And is there any advice how best to go about maximizing my connection with audiences based on their level of interest in comedy?”

It’s a good question, but I’d probably look at differently.

An audience member’s interest/connection to comedy isn’t as important as their interest/connection to the ideas/topics you discuss in your act. For example, a huge comedy fan who doesn’t have kids is less likely to connect with a comedian whose act revolves around parenting than a casual comedy fan who does have kids.

A person’s connection to comedy is a broad concept, whereas the real opportunities lie in the niches and more narrow topics. You want to figure out ways to identify who in the crowd relates to to subject matter of your comedy and/or find ways to get yourself in front of crowds that have a lot of those people in them.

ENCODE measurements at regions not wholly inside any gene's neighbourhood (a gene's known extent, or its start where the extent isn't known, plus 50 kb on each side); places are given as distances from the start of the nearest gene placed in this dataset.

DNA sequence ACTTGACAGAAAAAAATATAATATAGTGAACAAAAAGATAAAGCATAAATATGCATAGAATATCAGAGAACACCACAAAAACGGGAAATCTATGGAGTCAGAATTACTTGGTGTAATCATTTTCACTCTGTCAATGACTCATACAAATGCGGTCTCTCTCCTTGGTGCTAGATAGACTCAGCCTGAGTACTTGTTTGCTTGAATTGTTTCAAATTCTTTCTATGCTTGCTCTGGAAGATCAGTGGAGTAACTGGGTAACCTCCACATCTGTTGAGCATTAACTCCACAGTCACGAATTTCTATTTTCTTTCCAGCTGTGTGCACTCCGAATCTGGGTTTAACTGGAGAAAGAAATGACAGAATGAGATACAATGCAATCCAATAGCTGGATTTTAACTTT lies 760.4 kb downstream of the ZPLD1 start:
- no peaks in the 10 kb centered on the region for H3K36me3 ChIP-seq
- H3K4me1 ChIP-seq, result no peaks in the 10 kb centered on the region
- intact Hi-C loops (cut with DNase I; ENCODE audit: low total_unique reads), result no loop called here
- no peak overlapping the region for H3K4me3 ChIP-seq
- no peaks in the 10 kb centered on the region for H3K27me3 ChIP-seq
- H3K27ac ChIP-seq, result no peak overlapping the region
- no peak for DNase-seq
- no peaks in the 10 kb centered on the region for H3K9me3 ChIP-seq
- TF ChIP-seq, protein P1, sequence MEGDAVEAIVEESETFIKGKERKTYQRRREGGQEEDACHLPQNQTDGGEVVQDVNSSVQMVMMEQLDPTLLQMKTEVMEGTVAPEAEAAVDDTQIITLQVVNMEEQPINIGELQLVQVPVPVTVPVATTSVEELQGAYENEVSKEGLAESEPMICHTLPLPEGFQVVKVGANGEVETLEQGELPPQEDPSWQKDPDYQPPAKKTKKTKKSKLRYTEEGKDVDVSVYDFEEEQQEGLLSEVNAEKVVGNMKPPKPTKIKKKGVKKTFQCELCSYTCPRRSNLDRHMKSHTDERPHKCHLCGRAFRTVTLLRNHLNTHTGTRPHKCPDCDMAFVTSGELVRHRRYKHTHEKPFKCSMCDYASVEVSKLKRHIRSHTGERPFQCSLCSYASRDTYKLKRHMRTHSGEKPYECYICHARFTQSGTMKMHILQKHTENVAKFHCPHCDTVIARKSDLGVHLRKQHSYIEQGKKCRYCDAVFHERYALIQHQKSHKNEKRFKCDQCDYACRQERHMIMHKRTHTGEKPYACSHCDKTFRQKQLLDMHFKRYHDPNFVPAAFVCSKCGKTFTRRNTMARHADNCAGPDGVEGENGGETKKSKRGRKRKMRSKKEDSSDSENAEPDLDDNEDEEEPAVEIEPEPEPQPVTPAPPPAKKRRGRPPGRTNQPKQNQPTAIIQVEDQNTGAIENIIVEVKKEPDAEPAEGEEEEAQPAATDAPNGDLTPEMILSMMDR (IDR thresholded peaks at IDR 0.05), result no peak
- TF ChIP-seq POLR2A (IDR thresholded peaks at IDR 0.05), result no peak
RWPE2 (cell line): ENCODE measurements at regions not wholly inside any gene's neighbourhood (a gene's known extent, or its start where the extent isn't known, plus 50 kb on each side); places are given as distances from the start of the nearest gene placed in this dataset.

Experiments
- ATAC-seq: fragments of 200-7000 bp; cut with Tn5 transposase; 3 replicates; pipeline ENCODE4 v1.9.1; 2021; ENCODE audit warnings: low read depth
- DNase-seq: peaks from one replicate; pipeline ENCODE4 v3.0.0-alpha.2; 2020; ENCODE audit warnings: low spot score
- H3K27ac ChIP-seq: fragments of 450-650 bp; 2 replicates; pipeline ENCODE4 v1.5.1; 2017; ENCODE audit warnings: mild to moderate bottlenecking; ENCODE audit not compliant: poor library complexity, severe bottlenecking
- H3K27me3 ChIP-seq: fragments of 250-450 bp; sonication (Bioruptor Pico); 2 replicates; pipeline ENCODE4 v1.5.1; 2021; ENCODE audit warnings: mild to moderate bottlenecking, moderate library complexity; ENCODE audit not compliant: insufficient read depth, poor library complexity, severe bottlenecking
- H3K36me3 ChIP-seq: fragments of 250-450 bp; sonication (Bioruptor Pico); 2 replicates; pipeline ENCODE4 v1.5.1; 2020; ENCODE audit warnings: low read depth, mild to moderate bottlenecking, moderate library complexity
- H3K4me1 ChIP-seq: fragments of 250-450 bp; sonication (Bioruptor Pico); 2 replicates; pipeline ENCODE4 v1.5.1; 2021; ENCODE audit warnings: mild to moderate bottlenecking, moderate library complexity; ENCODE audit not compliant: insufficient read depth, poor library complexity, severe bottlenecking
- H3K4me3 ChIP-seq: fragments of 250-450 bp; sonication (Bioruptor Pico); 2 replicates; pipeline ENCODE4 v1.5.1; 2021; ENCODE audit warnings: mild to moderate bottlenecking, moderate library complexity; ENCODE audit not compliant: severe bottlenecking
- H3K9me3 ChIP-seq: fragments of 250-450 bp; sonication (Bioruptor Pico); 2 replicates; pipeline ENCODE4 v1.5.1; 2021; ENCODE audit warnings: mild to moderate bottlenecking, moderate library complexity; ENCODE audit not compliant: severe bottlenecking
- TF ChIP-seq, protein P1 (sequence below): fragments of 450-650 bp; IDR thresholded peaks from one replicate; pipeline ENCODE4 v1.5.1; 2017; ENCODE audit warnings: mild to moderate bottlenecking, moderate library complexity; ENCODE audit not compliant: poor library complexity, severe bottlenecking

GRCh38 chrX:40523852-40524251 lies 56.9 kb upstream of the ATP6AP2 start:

Another thing I’d say is that if you approach it as how do you get people to be interested in YOU as opposed to just interested in your comedy, that can also help you build a stronger connection to people.

It’s one thing to be funny, it’s another to be interesting.

Funny is the minimum, but the way to really connect with people on a more long-term level is for them to become interested in you. There’s no one way to do that, but if you think about it, most comedians that build large, passionate, fanbases have done so with more than just their ability to make people laugh.

There was a lot of interesting stuff about George Carlin beyond just his jokes – people wanted to hear his take and opinion on things. He made them curious to what he had to say – even if it wasn’t always funny.

Chris Rock is like that as well. He’s funny, and he has a great act, but if he’s being interviewed somewhere, people probably are interested to hear what he has to say because they’re interested in him and his view of the world, not just his comedy.